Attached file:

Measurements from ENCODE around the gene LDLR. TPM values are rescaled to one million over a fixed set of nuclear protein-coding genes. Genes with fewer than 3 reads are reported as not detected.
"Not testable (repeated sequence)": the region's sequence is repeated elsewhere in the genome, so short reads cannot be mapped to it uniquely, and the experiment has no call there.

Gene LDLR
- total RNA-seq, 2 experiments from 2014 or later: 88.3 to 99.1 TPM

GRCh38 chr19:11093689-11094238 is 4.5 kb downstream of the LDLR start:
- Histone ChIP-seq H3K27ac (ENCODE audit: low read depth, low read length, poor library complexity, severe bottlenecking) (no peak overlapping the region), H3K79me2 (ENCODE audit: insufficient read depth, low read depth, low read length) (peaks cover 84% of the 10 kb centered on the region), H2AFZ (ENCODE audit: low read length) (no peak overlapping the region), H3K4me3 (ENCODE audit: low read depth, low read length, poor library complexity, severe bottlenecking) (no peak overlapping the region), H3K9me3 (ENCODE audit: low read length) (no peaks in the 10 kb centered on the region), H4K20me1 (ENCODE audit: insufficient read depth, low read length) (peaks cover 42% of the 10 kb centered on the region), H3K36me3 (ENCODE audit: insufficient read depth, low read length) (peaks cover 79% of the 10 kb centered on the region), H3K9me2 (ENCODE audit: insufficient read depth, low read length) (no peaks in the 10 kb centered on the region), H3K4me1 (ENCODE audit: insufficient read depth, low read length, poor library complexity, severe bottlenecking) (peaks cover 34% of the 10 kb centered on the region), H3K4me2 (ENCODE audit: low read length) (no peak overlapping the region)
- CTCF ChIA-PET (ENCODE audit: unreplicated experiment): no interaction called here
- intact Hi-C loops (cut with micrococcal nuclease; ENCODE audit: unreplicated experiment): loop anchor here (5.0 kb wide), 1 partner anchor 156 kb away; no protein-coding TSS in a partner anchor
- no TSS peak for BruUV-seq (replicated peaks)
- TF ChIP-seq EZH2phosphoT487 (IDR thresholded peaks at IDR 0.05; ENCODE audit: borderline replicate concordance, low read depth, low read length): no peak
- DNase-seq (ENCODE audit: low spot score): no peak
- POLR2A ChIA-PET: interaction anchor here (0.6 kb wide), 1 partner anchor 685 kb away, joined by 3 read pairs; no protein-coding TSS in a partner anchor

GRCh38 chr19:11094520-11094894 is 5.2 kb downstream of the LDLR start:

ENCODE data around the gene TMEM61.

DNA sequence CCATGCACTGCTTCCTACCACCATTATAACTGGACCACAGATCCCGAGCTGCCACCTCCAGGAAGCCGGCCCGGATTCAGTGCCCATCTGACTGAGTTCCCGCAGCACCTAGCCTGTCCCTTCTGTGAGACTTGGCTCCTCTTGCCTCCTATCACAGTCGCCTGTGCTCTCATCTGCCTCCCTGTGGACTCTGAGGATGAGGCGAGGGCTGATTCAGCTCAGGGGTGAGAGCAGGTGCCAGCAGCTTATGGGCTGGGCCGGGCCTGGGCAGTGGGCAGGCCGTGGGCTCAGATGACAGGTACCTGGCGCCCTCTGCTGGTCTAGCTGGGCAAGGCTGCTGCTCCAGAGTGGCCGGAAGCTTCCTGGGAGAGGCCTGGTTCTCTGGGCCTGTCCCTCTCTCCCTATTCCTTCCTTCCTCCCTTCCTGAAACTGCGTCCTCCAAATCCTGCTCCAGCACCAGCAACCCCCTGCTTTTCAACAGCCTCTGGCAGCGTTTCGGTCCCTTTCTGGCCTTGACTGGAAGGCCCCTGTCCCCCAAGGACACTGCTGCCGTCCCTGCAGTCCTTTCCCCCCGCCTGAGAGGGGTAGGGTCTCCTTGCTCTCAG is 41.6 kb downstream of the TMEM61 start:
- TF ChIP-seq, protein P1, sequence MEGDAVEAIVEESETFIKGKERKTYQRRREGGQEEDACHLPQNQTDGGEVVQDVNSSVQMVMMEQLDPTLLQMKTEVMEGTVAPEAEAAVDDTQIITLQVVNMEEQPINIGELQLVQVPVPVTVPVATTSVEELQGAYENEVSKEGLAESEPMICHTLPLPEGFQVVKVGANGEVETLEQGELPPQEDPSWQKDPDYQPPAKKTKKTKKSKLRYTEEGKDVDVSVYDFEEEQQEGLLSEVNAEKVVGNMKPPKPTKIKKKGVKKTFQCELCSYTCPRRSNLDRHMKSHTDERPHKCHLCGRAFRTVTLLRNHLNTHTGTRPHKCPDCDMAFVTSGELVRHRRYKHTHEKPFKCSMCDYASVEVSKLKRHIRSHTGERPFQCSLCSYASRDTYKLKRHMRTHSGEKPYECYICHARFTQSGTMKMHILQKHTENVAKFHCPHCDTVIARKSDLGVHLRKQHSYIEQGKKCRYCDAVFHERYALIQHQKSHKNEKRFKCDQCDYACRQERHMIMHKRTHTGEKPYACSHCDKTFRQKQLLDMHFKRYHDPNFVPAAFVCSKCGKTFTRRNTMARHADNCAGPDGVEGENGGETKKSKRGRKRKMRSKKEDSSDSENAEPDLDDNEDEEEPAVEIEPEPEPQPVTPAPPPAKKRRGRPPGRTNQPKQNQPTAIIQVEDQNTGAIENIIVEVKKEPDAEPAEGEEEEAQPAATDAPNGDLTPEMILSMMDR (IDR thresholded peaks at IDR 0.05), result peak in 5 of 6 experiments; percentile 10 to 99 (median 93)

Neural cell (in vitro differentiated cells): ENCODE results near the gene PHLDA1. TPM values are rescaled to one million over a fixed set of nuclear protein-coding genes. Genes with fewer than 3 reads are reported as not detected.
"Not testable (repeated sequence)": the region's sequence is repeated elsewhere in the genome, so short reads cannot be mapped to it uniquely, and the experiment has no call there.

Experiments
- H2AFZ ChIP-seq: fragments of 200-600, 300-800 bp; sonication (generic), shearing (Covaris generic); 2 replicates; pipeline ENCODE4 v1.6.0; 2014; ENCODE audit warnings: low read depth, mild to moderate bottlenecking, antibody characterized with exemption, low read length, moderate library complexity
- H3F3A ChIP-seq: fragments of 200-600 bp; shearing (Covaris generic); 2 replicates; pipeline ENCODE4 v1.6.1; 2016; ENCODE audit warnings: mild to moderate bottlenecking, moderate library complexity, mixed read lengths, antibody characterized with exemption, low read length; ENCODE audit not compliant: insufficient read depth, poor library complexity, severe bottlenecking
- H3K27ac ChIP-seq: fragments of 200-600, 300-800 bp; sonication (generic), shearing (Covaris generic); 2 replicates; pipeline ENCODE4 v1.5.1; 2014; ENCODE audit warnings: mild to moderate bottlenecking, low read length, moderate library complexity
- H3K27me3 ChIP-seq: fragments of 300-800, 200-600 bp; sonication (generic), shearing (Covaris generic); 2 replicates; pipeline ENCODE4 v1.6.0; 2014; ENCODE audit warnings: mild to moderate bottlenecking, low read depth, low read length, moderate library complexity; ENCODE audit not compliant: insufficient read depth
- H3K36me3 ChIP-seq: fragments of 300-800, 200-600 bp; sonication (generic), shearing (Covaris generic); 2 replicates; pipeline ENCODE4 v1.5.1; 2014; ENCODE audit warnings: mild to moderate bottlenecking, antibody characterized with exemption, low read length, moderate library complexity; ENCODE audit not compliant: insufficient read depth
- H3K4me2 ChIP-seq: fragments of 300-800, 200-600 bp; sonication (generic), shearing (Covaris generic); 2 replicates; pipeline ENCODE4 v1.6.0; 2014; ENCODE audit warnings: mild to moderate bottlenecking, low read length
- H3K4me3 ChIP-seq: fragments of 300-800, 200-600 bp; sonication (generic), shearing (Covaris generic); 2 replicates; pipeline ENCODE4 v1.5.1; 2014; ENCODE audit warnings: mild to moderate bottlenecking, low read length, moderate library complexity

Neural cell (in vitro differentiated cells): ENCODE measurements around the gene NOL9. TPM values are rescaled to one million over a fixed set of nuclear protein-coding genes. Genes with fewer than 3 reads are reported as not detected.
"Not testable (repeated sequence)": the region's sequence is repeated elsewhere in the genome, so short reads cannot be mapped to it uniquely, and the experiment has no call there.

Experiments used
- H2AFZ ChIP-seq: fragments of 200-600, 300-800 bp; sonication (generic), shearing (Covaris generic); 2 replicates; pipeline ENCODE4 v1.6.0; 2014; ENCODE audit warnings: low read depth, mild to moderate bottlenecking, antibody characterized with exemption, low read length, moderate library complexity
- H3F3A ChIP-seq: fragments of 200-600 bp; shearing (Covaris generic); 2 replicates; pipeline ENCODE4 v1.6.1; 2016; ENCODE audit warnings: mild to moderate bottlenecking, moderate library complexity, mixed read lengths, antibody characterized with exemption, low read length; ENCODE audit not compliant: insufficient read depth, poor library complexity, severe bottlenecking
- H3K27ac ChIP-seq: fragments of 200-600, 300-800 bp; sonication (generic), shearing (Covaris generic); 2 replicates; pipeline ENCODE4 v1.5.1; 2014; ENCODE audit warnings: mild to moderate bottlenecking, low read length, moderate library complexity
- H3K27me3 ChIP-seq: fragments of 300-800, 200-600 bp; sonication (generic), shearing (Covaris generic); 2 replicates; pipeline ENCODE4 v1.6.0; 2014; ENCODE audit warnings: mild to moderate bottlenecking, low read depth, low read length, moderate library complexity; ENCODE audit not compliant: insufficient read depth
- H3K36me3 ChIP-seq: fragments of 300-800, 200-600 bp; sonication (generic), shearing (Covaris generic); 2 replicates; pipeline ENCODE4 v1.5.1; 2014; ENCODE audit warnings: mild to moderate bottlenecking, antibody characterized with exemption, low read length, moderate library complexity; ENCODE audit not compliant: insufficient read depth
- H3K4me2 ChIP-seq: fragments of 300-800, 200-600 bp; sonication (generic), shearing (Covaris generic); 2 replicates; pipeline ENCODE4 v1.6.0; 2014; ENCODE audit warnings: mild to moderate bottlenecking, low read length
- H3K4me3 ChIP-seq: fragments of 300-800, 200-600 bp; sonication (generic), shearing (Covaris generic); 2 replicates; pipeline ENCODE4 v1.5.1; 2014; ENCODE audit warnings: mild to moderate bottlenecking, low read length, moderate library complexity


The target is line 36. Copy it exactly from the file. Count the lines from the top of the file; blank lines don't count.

- H3K4me3 ChIP-seq: fragments of 300-800, 200-600 bp; sonication (generic), shearing (Covaris generic); 2 replicates; pipeline ENCODE4 v1.5.1; 2014; ENCODE audit warnings: mild to moderate bottlenecking, low read length, moderate library complexity